SantaAnaSuckerFWS.jpg
Santa Ana sucker requires various substrate types throughout different stages of its life. The presence  of coarse substrates, including gravel, cobble, and a mixture of gravel or cobble with sand, and a combination of shallow riffle areas and deeper runs and pools provide optimal stream conditions. Photo of Santa Ana sucker group taken underwater in the San Gabriel River, CA, on 06/27/2007 by Manna Warburton, available online (with many more) at University of California Agriculture and Natural Resources

EXCERPT: the Primary Constituent Elements (PCEs) essential to the conservation of Santa Ana sucker are the following:
   1. A functioning hydrological system within the historical geographic range of Santa Ana sucker that experiences peaks and ebbs in the water volume (either naturally or regulated) that encompasses areas that provide or contain sources of water and coarse sediment necessary to maintain all life stages of the species, including adults, juveniles, larvae, and eggs, in the riverine environment;
   2. Stream channel substrate consisting of a mosaic of loose sand, gravel, cobble, and boulder substrates in a series of riffles, runs, pools, and shallow sandy stream margins necessary to maintain various life stages of the species, including adults, juveniles, larvae, and eggs, in the riverine environment;
   3. Water depths greater than 1.2 in (3 cm) and bottom water velocities greater than 0.01 ft per second (0.03 m per second);
   4. Clear or only occasionally turbid water;
   5. Water temperatures less than 86 °F (30 °C);
   6. Instream habitat that includes food sources (such as zooplankton, phytoplankton, and aquatic invertebrates), and associated vegetation such as aquatic emergent vegetation and adjacent riparian vegetation to provide: (a) Shading to reduce water temperature when ambient temperatures are high, (b) shelter during periods of high water velocity, and (c) protective cover from predators; and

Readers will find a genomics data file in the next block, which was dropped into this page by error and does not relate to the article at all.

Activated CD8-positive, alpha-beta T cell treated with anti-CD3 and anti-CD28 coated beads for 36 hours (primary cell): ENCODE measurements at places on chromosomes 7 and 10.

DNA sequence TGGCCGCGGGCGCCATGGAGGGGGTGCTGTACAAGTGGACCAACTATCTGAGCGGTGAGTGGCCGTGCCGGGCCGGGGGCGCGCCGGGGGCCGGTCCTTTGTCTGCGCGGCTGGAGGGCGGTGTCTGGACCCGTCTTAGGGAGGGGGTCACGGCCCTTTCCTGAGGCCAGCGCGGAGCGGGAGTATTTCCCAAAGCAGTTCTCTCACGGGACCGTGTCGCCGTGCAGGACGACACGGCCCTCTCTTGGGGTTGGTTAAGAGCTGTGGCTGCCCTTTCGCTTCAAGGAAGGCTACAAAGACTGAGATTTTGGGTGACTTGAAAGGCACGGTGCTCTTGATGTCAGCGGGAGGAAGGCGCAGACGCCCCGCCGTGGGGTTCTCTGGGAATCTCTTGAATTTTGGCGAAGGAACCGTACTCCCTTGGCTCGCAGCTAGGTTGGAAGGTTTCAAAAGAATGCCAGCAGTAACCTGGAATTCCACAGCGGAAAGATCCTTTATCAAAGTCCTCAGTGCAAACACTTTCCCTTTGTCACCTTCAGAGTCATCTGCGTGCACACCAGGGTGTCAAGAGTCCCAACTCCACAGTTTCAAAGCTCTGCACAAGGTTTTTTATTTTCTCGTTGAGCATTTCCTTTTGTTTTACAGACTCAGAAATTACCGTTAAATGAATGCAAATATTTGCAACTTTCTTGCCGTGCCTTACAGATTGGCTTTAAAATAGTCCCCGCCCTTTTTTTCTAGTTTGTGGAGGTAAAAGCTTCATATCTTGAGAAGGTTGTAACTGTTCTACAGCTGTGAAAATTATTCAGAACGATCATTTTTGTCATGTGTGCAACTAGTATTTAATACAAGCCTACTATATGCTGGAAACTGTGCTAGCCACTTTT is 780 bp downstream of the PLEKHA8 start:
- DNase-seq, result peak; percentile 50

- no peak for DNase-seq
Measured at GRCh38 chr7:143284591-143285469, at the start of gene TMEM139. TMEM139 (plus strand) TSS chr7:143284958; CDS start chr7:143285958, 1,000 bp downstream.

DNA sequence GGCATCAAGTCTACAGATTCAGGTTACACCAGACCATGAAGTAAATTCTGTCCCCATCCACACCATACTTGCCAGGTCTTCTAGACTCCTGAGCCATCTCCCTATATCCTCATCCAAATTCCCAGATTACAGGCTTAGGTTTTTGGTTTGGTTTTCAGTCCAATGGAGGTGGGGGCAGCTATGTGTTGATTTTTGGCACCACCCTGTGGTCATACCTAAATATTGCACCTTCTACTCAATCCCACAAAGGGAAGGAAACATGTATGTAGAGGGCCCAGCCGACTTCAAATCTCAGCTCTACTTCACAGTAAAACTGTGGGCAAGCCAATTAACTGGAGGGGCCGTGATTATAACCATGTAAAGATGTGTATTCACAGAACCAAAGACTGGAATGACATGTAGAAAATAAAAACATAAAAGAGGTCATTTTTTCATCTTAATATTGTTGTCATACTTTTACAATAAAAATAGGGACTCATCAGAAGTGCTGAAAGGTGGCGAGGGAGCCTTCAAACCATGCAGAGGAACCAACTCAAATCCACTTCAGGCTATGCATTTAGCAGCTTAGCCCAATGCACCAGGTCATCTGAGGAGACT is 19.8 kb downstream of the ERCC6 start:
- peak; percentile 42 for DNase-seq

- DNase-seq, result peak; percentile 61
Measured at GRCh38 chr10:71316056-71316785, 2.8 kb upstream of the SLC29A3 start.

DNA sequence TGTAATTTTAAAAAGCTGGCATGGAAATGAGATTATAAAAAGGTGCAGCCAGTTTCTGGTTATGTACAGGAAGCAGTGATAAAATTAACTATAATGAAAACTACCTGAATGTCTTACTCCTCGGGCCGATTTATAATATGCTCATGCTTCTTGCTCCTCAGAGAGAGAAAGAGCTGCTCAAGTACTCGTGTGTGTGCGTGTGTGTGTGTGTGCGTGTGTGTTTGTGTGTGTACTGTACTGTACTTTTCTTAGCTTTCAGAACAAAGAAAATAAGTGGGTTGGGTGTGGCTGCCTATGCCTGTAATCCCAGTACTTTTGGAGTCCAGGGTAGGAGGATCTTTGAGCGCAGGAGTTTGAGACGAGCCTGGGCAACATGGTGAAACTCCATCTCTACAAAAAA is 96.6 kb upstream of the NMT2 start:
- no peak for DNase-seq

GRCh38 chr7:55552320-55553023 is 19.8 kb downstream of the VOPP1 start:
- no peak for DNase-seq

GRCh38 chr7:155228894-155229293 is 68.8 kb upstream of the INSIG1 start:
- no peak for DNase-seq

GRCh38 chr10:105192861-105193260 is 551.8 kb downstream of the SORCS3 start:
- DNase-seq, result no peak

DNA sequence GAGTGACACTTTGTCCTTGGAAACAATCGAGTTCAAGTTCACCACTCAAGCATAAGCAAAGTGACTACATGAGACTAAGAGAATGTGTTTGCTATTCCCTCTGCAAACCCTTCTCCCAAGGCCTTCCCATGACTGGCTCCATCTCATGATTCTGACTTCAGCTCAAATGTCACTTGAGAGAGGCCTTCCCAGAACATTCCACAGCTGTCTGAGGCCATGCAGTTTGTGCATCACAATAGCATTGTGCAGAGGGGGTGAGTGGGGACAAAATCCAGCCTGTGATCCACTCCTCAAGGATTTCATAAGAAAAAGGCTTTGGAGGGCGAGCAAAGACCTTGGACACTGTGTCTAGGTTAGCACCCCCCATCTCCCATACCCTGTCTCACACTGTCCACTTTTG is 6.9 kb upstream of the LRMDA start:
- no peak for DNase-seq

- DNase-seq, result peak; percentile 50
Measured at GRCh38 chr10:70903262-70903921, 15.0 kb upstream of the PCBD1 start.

7. Areas within perennial stream courses that may be periodically dewatered, but that serve as connective corridors between occupied or seasonally occupied habitat and through which the species may move when the habitat is wetted.

***

75 Fed. Reg. 77817 (Tuesday, December 14, 2010) / Proposed Rules
DEPARTMENT OF THE INTERIOR / Fish and Wildlife Service
50 CFR Part 17 / Docket No. FWS–R4–ES–2010–0024; MO 92210–0–0009–B4 / RIN 1018–AW89
Endangered and Threatened Wildlife and Plants; Designation of Critical Habitat for Mississippi Gopher Frog
AGENCY: Fish and Wildlife Service, Interior.
ACTION: Proposed rule; reopening of comment period, availability of draft economic analysis, and amended required determinations.

SUMMARY: We, the U.S. Fish and Wildlife Service (Service), announce the availability of the draft economic analysis (DEA) for the June 3, 2010, proposed designation of critical habitat for the Mississippi gopher frog (Rana sevosa) = Rana capito sevosa under the Endangered Species Act of 1973, as amended (Act). We also announce the reopening of the comment period and an amended required determinations section of the proposal. We are  reopening the comment period for an additional 30 days to allow all interested parties an opportunity to comment simultaneously on the proposed critical habitat designation, the associated DEA, and the amended required determinations section. Comments previously submitted need not be resubmitted and will be fully considered in preparation of the final rule.

MissGopherFrogFWSAdultThumb.jpg
The single breeding pond used by the frogs, located in Mississippi's DeSoto National Forest, also occurs in close proximity to a proposed 4,600-acre residential development. This development and the anticipated future urban and commercial development it will bring to the area, including several highways, could damage the frog's only remaining habitat.  Because of the small number of remaining Mississippi gopher frogs, the species is extremely vulnerable to natural processes such as drought and floods, and to the loss, damage and fragmentation of its habitat. These threats, singly or combined, could bring about the frog's extinction.

KEITHINKING: The ESA produces strange economics sometimes. According to the draft economic analysis, the incremental impacts of conservation activities for the Mississippi gopher frog to be $102,000 over the next 20 years ($9,610 annually) to address adverse modification of critical habitat during section 7 consultations.  In other words, the Federal Government's expenditures on the generation of the economic analysis, and the future implementation of the ESA, constitutes nearly the entirety of the actual economic impacts.